Fusion of the head to vertebrae of the cervical spine. This fusion may only involve the head and upper two vertebrae (C1/C2) or can be extended to include the entire neck in some cases. The spinal cord can be decompressed at the same time. With the advance of modern C1-C2 fixation techniques, this operation has become less common. A bone graft is placed from the head down along the spine.
Infection, bleeding, CSF leak, neurological damage including paralysis, stroke, no improvement of symptoms, death in cases of cervical cord injuries or injury of the vertebral arteries which supply the brain stem, failure of inserted metal work requiring further surgery. The very serious risks are small in experienced hands but nevertheless real.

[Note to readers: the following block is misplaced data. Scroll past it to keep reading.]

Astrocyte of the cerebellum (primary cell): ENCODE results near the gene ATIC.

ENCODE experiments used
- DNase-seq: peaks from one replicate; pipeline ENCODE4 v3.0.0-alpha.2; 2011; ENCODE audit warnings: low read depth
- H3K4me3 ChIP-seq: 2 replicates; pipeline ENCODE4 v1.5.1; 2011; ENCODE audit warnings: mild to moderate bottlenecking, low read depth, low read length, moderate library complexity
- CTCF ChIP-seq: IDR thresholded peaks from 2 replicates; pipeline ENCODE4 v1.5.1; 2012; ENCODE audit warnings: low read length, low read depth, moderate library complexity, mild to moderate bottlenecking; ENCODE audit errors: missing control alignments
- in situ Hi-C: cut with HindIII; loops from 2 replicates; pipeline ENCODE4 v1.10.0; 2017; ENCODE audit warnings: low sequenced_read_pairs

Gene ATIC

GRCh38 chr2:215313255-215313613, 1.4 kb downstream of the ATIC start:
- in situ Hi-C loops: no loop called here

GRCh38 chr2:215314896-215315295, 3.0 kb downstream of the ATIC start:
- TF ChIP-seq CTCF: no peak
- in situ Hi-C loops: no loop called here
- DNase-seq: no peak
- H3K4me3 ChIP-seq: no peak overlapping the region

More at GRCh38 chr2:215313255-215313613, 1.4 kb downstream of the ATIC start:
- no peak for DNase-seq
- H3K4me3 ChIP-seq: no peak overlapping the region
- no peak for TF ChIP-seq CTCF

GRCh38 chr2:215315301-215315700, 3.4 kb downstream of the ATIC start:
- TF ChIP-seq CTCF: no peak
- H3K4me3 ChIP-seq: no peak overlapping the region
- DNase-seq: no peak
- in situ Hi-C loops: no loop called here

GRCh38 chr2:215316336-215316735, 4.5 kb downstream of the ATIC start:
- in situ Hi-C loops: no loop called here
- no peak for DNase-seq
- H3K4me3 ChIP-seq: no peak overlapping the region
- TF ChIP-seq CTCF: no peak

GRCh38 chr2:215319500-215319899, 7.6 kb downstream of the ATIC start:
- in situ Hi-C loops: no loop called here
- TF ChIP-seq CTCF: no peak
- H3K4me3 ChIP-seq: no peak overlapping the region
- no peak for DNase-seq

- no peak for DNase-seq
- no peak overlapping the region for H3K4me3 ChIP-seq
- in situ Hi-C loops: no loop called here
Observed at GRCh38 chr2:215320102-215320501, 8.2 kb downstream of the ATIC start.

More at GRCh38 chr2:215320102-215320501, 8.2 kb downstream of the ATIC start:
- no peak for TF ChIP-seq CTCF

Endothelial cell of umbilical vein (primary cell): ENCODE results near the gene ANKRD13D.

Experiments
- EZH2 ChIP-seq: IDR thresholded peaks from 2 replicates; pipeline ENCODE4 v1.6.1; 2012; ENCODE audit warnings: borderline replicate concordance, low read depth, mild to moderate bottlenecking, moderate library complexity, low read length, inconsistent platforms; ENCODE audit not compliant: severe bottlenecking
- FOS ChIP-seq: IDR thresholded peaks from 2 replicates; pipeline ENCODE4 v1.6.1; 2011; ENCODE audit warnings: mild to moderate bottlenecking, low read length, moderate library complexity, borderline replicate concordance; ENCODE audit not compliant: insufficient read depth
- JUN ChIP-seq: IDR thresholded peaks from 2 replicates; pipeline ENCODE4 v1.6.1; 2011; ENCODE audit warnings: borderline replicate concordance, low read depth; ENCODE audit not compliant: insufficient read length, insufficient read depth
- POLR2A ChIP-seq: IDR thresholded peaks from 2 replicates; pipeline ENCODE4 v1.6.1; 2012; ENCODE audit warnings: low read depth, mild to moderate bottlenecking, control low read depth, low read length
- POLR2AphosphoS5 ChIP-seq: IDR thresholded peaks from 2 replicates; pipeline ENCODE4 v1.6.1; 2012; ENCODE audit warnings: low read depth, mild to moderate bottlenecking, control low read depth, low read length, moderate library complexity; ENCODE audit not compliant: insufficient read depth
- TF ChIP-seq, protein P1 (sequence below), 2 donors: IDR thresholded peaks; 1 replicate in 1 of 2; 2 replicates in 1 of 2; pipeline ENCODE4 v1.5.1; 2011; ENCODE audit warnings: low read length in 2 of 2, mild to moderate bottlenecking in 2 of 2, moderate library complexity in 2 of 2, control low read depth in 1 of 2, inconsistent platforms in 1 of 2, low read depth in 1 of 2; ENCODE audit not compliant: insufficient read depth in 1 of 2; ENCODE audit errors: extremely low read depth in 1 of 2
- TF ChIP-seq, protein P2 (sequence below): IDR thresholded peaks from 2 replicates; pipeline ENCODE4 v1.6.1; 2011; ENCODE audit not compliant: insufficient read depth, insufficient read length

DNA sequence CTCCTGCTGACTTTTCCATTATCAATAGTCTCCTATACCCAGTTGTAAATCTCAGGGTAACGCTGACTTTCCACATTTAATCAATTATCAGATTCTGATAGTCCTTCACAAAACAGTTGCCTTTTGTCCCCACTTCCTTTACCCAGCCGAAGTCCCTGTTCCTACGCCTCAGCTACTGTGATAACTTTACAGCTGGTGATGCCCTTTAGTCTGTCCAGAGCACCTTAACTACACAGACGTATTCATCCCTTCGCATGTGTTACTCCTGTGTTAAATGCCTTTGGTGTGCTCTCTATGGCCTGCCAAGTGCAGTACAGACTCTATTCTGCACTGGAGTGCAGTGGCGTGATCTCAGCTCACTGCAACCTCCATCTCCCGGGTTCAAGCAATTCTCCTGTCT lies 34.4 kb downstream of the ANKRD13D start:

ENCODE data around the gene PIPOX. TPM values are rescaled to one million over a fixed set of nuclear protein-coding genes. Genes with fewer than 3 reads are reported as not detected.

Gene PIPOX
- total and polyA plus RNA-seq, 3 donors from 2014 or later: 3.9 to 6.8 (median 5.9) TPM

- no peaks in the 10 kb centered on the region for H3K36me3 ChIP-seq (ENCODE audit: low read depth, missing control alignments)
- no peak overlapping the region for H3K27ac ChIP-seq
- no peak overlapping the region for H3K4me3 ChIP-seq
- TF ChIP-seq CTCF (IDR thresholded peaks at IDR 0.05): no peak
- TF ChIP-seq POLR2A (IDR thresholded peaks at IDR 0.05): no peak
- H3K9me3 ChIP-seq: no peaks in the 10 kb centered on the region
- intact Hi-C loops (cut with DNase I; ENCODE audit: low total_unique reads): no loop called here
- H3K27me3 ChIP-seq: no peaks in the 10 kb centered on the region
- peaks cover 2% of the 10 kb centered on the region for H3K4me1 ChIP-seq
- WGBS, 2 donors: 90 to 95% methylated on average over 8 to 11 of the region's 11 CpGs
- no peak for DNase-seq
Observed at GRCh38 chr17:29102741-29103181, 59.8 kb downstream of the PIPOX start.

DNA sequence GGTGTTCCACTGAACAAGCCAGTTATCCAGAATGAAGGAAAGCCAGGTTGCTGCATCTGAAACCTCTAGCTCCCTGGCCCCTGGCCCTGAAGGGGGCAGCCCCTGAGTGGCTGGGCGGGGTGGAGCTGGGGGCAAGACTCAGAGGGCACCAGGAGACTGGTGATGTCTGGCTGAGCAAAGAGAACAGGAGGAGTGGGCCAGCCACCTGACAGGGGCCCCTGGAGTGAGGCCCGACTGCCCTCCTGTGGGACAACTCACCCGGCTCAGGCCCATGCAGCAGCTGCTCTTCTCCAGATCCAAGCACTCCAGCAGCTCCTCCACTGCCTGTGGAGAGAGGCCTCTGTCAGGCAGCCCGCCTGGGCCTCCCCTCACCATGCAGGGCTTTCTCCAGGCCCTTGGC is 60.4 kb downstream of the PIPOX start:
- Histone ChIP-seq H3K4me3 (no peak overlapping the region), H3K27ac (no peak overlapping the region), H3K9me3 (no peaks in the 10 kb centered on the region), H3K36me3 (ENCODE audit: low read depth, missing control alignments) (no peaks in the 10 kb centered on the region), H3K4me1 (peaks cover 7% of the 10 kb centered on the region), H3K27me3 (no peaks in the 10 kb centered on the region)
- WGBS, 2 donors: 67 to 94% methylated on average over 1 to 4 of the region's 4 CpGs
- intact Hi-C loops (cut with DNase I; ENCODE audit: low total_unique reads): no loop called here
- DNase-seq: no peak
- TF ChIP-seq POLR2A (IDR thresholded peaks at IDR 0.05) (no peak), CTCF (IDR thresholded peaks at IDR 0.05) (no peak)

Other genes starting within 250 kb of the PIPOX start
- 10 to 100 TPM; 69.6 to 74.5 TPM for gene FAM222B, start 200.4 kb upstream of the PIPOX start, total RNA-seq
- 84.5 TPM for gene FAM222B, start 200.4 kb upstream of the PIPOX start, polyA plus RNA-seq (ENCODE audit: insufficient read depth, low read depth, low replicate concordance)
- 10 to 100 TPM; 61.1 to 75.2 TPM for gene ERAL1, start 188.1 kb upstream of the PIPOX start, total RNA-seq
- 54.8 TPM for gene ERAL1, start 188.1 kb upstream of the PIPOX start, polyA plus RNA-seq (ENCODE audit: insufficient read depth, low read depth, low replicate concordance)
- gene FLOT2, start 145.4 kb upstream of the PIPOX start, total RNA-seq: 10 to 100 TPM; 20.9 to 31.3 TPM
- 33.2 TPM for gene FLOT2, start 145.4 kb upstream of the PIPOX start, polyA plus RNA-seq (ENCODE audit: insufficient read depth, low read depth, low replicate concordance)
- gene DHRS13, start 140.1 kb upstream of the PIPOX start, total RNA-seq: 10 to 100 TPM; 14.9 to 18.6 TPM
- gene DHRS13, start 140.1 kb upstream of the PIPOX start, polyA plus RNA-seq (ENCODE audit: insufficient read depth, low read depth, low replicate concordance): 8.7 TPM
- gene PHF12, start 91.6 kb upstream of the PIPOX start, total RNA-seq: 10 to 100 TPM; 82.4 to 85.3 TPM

Depending on the underlying problem but usually 2-3 days after operation in most cases.
Always general anaesthesia
The neck might feel sore for a short time. A collar is sometimes but not routinely necessary if x-rays after the operation are satisfactory.
Commonly asked questions
How much will the operation effect my neck movements?
Occipito-cervical fusion will leave the neck and head with very little movement.